• Free Full PDFOver 80 million free scientific publications
    Life sciences | Health sciences | Physics sciences and Engineering | Social sciences and Humanities
  • Docline is the National Library of Medicine’s automated interlibrary loan (ILL) request routing and referral system. The purpose of the system is to provide efficient document delivery service among libraries in the National Network of Libraries of Medicine (NN/LM).

Individual users of NLM’s PubMed and the NLM Gateway do not have access to DOCLINE, but they can make use of its services by ordering documents through Loansome Doc, a document ordering service. All PubMed or NLM Gateway users ordering documents must identify a DOCLINE library or libraries that are willing to serve them (Ordering Library). The health professional performs a PubMed or NLM Gateway search, reviews the citations retrieved, and identifies specific documents to be ordered. Orders are sent to DOCLINE from either PubMed or the NLM Gateway. The NLM PubMed server manages all document-ordering activities.

LoansomeDoc is for people who are not affiliated with a health or medical institution that has a library. (If your institution has a library, just ask a librarian about ordering articles through interlibrary loan). To register for LoansomeDoc, contact the closest medical library.
They can help you set up an account, including payments for articles. You should be able
receive most, if not all, ordered articles via email.

  • How to Access Journal Articles provides links to information resources and services.Includes links to free articles, strategies for obtaining articles, and paying for full text articles. By Partners in Information Access for the Public Health Workforce.

  • Contact the Author Email, fax, or write the author. Most authors are happy to provide a free copy of their articles if asked. Cannot locate an address or fax number? Ask a reference librarian!
  • Contact the Publisher An increasing number of publishers are providing free copies of articles to patients, caregivers, and others who do not subscribe to their journals but only need a specific article for personal use.
    If the publisher does not advertise this free service, consider contacting them and requesting a specific article.  Need help contacting a publisher? Again, ask a reference librarian!

Some publishers which provide free or low cost articles (via PatientInform)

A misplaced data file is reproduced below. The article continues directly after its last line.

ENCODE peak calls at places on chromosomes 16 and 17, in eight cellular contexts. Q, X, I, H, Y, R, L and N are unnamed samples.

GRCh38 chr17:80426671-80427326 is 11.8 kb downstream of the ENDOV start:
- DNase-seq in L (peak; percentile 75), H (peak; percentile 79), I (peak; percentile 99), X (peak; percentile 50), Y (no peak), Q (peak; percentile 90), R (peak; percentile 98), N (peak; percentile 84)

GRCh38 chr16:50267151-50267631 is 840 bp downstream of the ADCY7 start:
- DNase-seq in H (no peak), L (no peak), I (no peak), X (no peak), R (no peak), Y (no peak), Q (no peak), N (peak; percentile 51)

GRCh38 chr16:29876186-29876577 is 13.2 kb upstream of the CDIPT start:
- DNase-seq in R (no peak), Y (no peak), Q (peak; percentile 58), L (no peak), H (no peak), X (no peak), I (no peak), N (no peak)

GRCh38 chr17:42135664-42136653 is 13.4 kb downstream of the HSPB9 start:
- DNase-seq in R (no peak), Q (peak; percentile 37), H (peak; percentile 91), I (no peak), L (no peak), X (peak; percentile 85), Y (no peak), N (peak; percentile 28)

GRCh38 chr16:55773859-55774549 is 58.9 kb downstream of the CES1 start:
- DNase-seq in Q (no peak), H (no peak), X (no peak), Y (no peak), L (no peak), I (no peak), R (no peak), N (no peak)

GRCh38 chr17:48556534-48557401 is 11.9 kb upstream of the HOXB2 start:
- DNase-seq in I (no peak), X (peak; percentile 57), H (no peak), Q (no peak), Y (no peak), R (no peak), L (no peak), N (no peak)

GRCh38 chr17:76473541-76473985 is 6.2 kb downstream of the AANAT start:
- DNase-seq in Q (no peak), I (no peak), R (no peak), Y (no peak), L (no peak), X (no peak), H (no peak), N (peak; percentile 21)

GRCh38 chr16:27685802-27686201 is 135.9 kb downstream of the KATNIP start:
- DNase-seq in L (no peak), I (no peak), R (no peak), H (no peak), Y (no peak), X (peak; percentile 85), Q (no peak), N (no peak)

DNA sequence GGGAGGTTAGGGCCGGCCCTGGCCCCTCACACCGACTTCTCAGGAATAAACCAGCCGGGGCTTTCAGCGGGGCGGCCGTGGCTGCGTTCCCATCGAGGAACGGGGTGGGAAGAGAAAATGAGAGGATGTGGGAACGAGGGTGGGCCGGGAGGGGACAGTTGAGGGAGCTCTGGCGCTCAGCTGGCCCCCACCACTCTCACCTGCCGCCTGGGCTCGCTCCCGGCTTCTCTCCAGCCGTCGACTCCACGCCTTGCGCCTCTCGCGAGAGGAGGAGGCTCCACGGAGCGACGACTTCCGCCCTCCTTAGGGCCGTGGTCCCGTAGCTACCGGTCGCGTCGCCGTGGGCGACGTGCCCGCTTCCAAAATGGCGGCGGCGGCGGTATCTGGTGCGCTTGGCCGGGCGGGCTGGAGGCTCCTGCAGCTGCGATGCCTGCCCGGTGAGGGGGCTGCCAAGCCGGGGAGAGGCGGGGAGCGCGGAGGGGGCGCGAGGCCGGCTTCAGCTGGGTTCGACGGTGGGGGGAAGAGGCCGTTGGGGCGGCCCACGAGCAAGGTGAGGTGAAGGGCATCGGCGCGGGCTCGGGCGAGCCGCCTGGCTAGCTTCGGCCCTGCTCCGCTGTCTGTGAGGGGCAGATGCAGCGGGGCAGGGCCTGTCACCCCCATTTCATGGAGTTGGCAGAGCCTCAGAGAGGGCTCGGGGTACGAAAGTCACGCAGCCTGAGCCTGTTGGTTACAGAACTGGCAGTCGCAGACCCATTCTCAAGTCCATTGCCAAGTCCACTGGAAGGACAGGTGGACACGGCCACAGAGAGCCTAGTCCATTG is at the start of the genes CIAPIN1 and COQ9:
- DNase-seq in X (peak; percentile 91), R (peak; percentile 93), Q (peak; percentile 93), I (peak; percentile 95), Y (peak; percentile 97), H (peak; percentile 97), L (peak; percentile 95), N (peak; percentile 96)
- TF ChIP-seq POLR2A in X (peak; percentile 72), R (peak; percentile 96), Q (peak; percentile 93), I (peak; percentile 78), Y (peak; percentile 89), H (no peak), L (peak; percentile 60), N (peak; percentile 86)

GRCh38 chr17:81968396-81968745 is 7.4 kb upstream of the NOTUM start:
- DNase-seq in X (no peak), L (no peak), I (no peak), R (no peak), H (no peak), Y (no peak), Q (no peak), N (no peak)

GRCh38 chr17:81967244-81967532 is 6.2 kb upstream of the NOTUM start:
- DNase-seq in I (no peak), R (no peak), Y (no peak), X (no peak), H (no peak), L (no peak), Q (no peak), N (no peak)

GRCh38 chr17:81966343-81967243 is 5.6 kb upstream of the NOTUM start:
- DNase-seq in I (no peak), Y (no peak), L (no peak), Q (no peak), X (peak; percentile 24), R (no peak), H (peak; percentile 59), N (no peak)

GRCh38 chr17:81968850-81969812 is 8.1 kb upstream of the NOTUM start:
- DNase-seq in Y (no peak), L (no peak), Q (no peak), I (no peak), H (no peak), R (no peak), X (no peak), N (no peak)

Elsevier Patient Research provides single copies of articles for $4.95. Elsevier publishes over 2,000 journals.

AACR’s (American Association for Cancer Research) policy for free patient access to medical articles—“If You Need It, You Can Read It”—can be found under Information for Readers/Subscribers.

The Endocrine Society For Patients page provides information on how to obtain free articles from its six endocrine research journals.

****Also, note that “The NIH Public Access Policy ensures that the public has access to the published results of NIH funded research. It requires scientists to submit final peer-reviewed journal manuscripts that arise from NIH funds to the digital archive PubMed Central upon acceptance for publication. To help advance science and improve human health, the Policy requires that these papers are accessible to the public on PubMed Central no later than 12 months after publication.”
I hear health sciences librarians are keeping busy advising researchers on how to comply with this.
http://publicaccess.nih.gov

**When a good summary of an article will do, check out the resources at Summaries for Patients” help patients and others understand medical studies and guidelines


November 7, 2010 Posted by | Finding Aids/Directories, Librarian Resources | , , , , , , , , , , , , , | 1 Comment

Free Medically Related Journals

Most medically related journals (as the New England Journal of Medicine [NEJM]) require subscriptions.
However, a number of these journals do have portions of each issue available for free online. Also, an increasing number of journals provide issues for free after time periods ranging from a few months to a year.